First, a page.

Invasive species cost the public approximately $137 billion per year in damage, loss, and control. The economic losses are significant but the ecological and cultural losses of native flora and fauna are equally important. For example, the bullfrog, a nonnative species in California, has almost completely replaced the native California red-legged frog--the famed jumping frog of Calaveras County. Another introduced plant, the Giant Reed, eliminates native streamside vegetation and dries up creeks that provide habitat for four endangered species: least bell’s vireo, southwestern willow flycatcher, California red-legged frog, and unarmored three-spine stickleback (USDA Forest Service 2003a).

Approximately 46% of the plants and animals federally listed as endangered species have been negatively impacted by invasive species. Introduced insects and disease have also taken their toll on the environment. Chestnut Blight and Dutch elm disease are two well-known examples. Gypsy moth was intentionally introduced in the 1800s as a possible source of silk production. As a result of these well-known pests, the American chestnut and American elm have virtually disappeared from the US landscape and numerous other eastern trees are at risk from Gypsy moth (USDA Forest Service 2001).

What is the role of the Forest Service?
The Forest Service Chief has recognized the threat that invasive species pose to forest health, the economy, and the mission of the Forest Service. The interaction between the invasive species threat and other significant threats needs to be considered. For example, accidental spread of invasive species by unregulated OHV use, the spread of invasives on newly burned areas, and the wide swaths of some invasives that fragment habitats are obvious interactions. The invasive species issue is broad and impacts almost all terrestrial and aquatic habitats nationwide.

Law and policy governing invasive species
Managing and controlling invasive species requires an extraordinary coordination of programs, research, and management actions at the federal, state, and local levels. Invasive species affect all land ownerships and jurisdictions. The U.S. Department of Agriculture alone has six agencies involved in the control of invasive species (Tenny 2002). The Federal Noxious Weed Act of 1974, as amended (7 U.S.C. 2801 et. seq.), 36 C.F.R. 222.8, Departmental Regulation 9500-10, and Forest Service Manual 2080 outline agency responsibilities for noxious weed management. (Note: not all legally defined “noxious weeds” are non-native invasive plants.) FSM 2080 provides guidance to the National Forest System to address the more narrowly defined “noxious weed management”.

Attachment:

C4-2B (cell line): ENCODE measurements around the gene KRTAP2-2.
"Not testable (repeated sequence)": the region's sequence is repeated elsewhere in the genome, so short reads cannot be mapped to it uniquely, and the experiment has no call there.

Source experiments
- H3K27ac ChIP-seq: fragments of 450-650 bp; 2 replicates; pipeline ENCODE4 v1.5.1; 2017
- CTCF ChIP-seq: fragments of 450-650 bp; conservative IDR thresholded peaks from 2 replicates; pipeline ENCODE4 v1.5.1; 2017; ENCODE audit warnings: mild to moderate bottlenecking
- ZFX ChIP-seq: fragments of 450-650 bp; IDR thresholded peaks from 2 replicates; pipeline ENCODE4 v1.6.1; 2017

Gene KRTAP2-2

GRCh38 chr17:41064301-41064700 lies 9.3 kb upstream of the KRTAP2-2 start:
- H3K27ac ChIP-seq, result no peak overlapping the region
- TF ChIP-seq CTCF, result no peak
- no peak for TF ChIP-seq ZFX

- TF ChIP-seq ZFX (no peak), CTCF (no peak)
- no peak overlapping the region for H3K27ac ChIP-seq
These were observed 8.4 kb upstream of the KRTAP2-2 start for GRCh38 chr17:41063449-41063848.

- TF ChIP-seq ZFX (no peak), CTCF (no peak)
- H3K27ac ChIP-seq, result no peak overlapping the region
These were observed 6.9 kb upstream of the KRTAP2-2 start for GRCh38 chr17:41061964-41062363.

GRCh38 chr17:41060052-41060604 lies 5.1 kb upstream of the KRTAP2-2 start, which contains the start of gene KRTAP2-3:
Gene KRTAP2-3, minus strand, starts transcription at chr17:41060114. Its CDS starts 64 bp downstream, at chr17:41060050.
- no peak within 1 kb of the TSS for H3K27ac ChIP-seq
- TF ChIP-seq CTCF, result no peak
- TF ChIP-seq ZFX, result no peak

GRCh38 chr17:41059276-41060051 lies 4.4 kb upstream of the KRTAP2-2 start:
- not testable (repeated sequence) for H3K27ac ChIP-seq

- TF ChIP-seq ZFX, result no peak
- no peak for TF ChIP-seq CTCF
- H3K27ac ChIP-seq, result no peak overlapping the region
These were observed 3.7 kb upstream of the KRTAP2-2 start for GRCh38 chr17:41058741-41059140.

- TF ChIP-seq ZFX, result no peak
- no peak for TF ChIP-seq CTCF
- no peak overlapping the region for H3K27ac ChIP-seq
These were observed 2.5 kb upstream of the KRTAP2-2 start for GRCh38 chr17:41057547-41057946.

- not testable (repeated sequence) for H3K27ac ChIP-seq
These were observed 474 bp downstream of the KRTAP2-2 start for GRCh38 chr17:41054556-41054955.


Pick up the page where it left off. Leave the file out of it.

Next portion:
Forest Service responsibilities and management direction for the control of insects and disease are listed in the Cooperative Forestry Assistance Act of 1978 (92 Stat. 356; 16 U.S.C. 2101) and Forest Service Manual 3400." - (USDA Forest Service, 2003)

References:
1. USDA Forest Service, Forest Health Staff, Newtown Square, PA. Invasive Plants European White Birch
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Family Betulaceae - Alders, Birches, Hornbeams
The birches have long been popular ornamental trees in North America, chiefly in the northern United States and Canada. Several are native Americans, but many species have been introduced from Europe and Asia. Our specimens include river birch, Dahurian birch, paper birch, Arctic birch, Manchurian birch, Manchurian alder, downy birch, Japanese white birch, and 10 other species.    --Tree Index--